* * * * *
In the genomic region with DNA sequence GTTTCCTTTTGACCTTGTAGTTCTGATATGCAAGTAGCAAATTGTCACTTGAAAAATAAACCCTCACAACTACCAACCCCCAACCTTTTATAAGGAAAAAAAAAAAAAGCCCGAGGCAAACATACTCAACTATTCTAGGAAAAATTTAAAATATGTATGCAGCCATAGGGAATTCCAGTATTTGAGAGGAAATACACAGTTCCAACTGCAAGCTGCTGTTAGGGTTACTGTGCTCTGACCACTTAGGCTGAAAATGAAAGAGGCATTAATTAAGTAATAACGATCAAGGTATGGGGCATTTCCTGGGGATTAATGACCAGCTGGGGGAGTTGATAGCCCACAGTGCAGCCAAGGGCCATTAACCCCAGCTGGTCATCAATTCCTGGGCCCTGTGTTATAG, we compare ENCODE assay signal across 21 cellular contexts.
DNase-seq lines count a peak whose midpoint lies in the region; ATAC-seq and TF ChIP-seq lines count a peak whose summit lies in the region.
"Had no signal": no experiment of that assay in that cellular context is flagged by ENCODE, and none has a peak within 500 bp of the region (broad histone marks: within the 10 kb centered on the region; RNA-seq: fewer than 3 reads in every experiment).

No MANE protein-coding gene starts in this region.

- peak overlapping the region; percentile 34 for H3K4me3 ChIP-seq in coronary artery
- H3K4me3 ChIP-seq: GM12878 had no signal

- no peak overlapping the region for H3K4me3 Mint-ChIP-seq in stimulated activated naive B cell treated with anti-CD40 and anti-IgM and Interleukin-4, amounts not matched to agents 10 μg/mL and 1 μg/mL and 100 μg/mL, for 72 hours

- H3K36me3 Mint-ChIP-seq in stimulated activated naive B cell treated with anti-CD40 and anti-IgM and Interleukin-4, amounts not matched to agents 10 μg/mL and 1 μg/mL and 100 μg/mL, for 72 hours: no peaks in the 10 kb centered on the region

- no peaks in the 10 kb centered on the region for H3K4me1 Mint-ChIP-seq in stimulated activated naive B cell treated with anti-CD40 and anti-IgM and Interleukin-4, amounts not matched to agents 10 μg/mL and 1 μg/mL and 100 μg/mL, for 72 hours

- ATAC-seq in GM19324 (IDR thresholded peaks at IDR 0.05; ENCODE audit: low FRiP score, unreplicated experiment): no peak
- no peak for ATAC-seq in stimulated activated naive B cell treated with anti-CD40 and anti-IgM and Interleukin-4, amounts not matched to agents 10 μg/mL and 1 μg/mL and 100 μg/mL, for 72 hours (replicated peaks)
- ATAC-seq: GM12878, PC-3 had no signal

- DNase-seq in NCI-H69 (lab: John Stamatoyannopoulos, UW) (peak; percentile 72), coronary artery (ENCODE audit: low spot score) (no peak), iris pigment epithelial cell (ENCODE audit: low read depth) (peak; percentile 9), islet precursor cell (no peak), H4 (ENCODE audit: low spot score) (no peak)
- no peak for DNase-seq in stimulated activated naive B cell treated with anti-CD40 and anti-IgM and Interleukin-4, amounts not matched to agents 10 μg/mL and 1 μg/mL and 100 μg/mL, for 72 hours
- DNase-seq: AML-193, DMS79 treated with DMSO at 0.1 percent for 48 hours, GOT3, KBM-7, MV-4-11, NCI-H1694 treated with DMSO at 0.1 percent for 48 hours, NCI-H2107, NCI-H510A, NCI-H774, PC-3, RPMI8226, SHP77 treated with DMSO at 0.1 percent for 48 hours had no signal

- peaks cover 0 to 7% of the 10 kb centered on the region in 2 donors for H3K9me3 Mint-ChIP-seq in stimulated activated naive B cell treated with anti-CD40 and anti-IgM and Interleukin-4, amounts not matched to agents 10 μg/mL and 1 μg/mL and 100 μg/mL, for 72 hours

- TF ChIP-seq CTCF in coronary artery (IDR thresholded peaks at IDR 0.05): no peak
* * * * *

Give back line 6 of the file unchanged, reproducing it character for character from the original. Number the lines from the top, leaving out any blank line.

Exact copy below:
- H3K4me3 ChIP-seq: GM12878 had no signal